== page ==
This late 2017 report has been professionally converted for accurate flowing-text e-book format reproduction.
To preserve national security, the United States Navy must continuously explore new technologies that can enhance warfighting capabilities, increase weapon system readiness and operate in a narrowing fiscal environment. The high cost of sustainment of military systems, coupled with extended life cycles, has compelled the Department of the Navy to find innovative ways to sustain in-service equipment. Additive manufacturing, also known as 3D printing, is one technology that demonstrates potential to provide novel warfighting capabilities and reduce sustainment costs of military weapon systems. But how can the Navy leverage the cost savings and lead-time reductions promised by additive manufacturing and simultaneously minimize the risks associated with a rapidly evolving technology? This thesis explores the technical and logistical factors necessary to identify applications of additive manufacturing for sustainment of in-service naval aviation equipment. The thesis introduces a component selection methodology to query the aviation spare-parts inventory for identification of additive manufacturing candidates. The methodology organizes the resultant data using a top-down approach that aligns technical feasibility with programmatic objectives. Finally, a discrete event simulation (DES) in Innoslate analyzes the data to provide engineers and logisticians with a decision-management framework to support the development of a business case for additive manufacturing.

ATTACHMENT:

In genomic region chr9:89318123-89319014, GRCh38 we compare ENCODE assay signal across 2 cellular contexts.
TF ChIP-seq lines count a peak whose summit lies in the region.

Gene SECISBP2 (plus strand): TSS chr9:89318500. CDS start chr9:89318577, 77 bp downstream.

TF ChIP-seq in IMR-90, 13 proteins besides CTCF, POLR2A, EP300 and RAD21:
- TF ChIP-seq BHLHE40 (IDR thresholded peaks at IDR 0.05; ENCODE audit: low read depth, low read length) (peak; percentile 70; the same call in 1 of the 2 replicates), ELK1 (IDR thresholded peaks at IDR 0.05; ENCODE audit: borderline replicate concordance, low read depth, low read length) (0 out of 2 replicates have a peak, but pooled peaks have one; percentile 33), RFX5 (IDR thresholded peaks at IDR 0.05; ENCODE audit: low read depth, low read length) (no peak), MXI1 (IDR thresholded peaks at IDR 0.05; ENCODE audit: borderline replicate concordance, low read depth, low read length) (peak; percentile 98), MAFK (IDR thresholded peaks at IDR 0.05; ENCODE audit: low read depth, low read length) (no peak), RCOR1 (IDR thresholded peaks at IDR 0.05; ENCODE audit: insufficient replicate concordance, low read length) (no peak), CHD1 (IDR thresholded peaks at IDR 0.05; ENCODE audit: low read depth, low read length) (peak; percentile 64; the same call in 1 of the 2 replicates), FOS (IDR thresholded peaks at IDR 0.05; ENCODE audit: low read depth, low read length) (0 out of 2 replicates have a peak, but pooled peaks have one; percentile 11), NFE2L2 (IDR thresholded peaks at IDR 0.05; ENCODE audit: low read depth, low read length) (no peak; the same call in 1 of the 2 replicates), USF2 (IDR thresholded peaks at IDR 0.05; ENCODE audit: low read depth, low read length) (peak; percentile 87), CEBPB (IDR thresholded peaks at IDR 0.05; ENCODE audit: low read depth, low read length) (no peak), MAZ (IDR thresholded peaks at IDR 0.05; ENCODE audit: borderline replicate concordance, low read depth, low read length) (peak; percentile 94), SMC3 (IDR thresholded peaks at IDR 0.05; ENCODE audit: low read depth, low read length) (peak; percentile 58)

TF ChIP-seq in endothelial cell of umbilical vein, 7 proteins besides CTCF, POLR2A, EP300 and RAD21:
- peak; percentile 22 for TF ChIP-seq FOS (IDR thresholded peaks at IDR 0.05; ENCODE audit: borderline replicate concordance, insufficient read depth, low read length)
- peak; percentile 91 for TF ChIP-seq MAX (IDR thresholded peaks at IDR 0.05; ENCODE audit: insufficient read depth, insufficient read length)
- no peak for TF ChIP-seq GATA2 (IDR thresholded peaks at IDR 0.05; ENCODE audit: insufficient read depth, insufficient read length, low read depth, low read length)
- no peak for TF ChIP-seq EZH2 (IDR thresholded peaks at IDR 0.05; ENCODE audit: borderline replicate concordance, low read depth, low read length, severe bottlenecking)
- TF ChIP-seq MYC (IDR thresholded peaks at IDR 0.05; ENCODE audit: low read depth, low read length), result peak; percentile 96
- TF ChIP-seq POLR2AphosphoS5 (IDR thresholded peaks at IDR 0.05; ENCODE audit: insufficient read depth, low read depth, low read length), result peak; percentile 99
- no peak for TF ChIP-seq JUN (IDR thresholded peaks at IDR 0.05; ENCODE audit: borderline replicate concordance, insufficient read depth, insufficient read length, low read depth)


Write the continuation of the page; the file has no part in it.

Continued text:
I. INTRODUCTION * A. BACKGROUND * B. THESIS PURPOSE AND RESEARCH QUESTIONS * II. LITERATURE REVIEW * A. ADDITIVE MANUFACTURING (3D PRINTING) * B. ADDITIVE MANUFACTURING BUSINESS MODEL FRAMEWORK * C. SYSTEMS ENGINEERING AND ADDITIVE MANUFACTURING * 1. Spiral Model * 2. Bottom-Up Model * D. METHODS TO IDENTIFY AND PRIORITIZE AM APPLICATIONS * E. SIMULATION MODELS FOR AM COST EVALUATION * III. THE NAVAL SUPPLY SYSTEM * A. OVERVIEW * B. DOD AND NAVY AVIATION MAINTENANCE * C. ADDITIVE MANUFACTURING IN THE DON * D. IDENTIFICATION OF AM PARTS IN THE DOD SUPPLY CHAIN * IV. PROPOSED COMPONENT SELECTION METHODOLOGY * A. SCOPE OF RESEARCH EFFORT * B. OVERVIEW OF THE COMPONENT SELECTION METHODOLOGY * 1. Logistics Data Sources * 2. Technical Data Sources * 3. Data Collection for Analysis * 4. Material Delay (G-condition) * 5. Navy-Managed Spares and Organic Manufacture * C. APPLICATION OF THE METHODOLOGY * 1. Additional Assumptions * 2. Limitations of the Methodology * V. DISCRETE EVENT SIMULATION ANALYSIS * A. DATA AND COMPONENT SELECTION * B. MODEL FORMULATION * 1. General Assumptions * 2. Goals * 3. Model Parameters * C. SIMULATION RESULTS AND ANALYSIS * D. SENSITIVITY ANALYSIS * VI. CONCLUSION AND RECOMMENDATIONS * A. DISCUSSION * B. RECOMMENDATIONS * C. AREAS OF FUTURE RESEARCH